The Edinburgh to North Berwick Road Race is a cracker, a real legend of a race. 49 years old this year, it's not always been a 20 miler - it's been various distances, including a marathon. It's a race with a fascinating history.
But there's more than one way to participate in a race... Races don't just happen by magic there's a lot of organisation goes on to make it all work, so when I was asked to be a marshal by Neil, a fellow North Berwick Chi Runner, I said yes. Neil, Claire, David and Stuart (my fellow marshals) had all marshalled the Dunbar 10k a few weeks ago. I ran it and they and their colleagues had really helped me get round so it was great to give something back.
The fastest runners arrive in North Berwick in under 2 hours, so at 12.30, Kirsty the organiser from Active East Lothian and us 5 local marshals were out staking the last few yards of the route to keep tired runners off the putting green. A table of water at the end and we were ready to head off to our stands.
Although the route is pretty special, the last bit of the race down hill onto Elcho Green and the finish line must have been awful for tired runners this year. Despite assurances that the temporary roadworks would be completed, they were still full-on. This meant that the almost final stretch only had 1 pavement along with temporary traffic lights for the single line of traffic going up and down a steep hill. We had marshals at the top of the hill by the traffic lights and 2 of us by the roadworks to cover the most tricky and congested spots.
The first of the 212 runners to complete the race ran past well within 2 hours looking strong. Runners were quite spread out which helped a lot as children with scooters, babies in prams, people in wheelchairs, golfers with buggies and families and friends of the approaching runners shared the narrow pavement with runners nearing the end of the journey. Somehow everyone got through without mishap and usually with a smile. Most runners were very understanding when an older person got a bit confused about which way to move or when the bus released a blast of fumes as they ran past
I alternated between cheering on the runners, checking they didn't take the wrong turn, answering questions from pedestrians and asking people to watch out for the runners behind them. Most of the passing and watching public were lovely, rushing to clear the path, standing back to let the runners through and giving them a cheery wave. Quite a few locals and visitors asked what the race was and how far runners had run; some had even done it in previous years. Not everyone of course was sweet tempered and smiling, and one or two were quite rude, but the vast majority of people were at worst happy to accommodate the run and at best pretty impressed and inspired by it.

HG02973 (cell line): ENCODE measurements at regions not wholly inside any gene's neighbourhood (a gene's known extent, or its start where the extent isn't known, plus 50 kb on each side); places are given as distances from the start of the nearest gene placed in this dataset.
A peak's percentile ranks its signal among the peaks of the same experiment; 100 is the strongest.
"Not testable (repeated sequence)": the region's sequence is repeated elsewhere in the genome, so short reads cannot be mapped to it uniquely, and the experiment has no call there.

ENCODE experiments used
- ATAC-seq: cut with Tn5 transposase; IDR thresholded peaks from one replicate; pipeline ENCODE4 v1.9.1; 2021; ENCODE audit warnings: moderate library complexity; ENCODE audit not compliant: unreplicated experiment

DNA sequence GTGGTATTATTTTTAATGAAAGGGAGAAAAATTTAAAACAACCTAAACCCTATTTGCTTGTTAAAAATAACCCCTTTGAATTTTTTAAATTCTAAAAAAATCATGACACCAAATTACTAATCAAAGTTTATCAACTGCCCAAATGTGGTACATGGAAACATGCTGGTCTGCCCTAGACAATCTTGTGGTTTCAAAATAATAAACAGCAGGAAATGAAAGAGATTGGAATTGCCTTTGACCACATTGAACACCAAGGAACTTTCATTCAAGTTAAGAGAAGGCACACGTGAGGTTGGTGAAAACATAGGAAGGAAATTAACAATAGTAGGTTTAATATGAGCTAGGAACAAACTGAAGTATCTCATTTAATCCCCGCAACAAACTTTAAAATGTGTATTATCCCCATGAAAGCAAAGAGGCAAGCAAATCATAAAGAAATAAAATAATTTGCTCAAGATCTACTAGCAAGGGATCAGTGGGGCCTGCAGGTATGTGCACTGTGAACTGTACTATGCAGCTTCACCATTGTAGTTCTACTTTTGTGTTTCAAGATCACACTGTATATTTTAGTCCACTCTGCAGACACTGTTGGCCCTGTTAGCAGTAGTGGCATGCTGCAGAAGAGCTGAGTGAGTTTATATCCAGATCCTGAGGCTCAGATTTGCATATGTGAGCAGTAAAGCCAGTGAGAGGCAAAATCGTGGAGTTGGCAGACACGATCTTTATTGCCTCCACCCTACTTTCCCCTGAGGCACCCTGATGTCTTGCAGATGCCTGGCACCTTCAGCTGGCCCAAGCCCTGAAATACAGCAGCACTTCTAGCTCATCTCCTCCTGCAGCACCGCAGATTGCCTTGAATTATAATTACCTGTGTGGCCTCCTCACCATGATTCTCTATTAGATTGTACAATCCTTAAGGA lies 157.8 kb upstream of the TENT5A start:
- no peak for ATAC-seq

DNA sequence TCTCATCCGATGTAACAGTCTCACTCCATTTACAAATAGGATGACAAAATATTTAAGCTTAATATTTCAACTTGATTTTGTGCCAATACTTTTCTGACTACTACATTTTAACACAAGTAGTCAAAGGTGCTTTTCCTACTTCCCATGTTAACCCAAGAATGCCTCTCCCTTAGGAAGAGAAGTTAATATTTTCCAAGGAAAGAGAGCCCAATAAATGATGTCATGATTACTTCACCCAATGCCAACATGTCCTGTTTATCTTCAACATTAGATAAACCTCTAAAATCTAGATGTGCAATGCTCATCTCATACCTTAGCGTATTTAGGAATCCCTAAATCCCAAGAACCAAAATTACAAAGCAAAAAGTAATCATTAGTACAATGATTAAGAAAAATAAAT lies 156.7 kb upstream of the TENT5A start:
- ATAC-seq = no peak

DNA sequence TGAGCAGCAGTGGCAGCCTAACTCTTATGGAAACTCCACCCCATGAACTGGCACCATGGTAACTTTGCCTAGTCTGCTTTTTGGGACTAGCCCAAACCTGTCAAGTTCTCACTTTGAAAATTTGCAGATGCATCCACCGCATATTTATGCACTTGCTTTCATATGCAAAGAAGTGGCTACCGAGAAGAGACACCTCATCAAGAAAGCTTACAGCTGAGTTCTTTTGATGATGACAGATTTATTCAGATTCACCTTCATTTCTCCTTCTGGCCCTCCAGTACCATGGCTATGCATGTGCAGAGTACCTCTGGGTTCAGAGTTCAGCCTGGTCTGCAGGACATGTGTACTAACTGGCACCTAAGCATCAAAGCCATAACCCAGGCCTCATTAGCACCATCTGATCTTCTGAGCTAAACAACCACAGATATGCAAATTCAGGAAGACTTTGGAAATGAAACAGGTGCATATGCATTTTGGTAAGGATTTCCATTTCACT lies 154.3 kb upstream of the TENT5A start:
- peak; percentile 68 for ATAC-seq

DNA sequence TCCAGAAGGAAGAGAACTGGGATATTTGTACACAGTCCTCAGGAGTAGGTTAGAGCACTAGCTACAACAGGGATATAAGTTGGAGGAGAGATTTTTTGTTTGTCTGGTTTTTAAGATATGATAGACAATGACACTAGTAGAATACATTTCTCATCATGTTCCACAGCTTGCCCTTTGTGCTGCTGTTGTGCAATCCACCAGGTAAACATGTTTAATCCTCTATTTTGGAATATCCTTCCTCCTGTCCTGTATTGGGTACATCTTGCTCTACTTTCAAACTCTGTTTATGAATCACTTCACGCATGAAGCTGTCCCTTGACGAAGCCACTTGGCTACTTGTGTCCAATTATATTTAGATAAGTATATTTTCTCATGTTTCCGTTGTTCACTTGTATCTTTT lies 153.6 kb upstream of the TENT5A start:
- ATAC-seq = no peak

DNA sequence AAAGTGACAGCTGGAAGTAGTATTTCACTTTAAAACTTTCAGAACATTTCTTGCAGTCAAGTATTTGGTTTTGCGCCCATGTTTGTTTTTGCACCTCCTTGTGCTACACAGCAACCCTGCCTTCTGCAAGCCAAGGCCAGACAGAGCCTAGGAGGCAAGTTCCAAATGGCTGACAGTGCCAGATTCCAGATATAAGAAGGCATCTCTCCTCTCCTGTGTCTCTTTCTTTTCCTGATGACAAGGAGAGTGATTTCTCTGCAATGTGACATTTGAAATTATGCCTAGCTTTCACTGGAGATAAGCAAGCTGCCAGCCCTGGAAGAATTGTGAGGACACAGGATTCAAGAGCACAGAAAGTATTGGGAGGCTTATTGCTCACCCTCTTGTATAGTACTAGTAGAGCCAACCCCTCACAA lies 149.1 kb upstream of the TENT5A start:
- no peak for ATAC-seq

Running form and style varied greatly, what struck me most was that legs can look tired in myriad different ways. There were people running down the hill as smooth and slick as as silk, looking as if they could run for ever; others looked like their hips were about to dislocate; some runners ran as if their feet were on fire (they probably were!). I know my form at this stage would have completely broken down well before now, and I'd be running like a half shut knife, bent in the middle; a salutory lesson indeed.
The last person came in followed closely by the back marker and then we headed to the finishing line, dismantling the posts as we went. A group of friends were gathered round the end, their little ones playing with the plastic tape as if they were crossing the tape at the Olympics. One day it might be them running here with their parents watching them cross the line. I do hope so, it'd be nice to think they'll be round for the 100th anniversary of the race.
Marshalling is not as good as running, but I was surprised how much I enjoyed it and the time flew by. And of course without voluntary marshals, races wouldn't work and they'd certainly not be as much fun. So I'm pretty sure that my first marshalling experience won't be my last.
One way or another I want to be part of the Edinburgh North Berwick Road Race on its 50th birthday next year - if I'm spared and well of course.
Hope you've had a good racing weekend.